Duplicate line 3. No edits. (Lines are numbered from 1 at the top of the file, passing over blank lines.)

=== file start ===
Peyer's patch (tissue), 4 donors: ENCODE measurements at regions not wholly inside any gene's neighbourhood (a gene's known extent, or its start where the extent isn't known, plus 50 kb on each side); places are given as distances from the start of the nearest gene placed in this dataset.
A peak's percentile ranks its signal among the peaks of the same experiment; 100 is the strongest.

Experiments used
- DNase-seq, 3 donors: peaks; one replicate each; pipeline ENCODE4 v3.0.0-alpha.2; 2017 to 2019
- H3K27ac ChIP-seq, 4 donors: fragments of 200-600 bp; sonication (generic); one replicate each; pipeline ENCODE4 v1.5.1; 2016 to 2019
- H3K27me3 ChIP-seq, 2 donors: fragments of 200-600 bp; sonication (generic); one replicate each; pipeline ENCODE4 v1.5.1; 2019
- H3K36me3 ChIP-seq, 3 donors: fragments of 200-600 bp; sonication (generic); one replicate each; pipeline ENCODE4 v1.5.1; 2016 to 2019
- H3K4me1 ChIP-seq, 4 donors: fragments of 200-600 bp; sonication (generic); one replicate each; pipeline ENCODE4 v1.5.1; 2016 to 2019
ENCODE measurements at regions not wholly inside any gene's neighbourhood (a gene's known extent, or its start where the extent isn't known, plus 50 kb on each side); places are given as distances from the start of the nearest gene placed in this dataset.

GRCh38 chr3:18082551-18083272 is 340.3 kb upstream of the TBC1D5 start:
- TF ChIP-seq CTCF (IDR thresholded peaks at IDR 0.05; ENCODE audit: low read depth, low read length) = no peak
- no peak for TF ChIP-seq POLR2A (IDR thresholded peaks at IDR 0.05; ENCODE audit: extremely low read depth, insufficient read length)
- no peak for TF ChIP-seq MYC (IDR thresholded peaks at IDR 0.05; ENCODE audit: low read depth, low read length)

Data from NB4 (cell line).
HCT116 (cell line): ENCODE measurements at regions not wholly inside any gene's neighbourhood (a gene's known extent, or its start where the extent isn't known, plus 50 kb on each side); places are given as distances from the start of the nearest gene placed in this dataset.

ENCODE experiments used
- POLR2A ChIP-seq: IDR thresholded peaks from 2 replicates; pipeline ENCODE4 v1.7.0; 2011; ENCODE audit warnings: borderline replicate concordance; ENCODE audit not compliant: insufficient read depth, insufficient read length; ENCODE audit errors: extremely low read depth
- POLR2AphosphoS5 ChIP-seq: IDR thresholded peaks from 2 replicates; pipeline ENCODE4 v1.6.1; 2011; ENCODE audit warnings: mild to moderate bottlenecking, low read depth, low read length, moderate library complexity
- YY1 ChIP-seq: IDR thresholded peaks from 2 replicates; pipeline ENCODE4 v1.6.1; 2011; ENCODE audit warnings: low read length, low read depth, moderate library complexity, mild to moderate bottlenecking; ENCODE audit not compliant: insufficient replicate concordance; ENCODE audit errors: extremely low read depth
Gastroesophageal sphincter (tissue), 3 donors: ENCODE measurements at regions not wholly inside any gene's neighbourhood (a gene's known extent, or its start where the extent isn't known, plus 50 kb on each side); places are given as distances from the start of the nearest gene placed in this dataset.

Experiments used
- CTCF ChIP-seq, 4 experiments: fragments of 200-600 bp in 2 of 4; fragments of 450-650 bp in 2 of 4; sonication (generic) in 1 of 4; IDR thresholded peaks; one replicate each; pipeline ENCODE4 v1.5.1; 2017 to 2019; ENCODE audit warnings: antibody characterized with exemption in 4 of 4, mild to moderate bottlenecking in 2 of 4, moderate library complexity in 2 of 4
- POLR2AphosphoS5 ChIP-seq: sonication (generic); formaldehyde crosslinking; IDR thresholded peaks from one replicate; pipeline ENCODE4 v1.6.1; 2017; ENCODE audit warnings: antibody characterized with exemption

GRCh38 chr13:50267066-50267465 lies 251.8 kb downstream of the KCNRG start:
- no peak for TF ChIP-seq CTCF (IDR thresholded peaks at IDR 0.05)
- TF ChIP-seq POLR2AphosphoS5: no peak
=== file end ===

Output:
Experiments used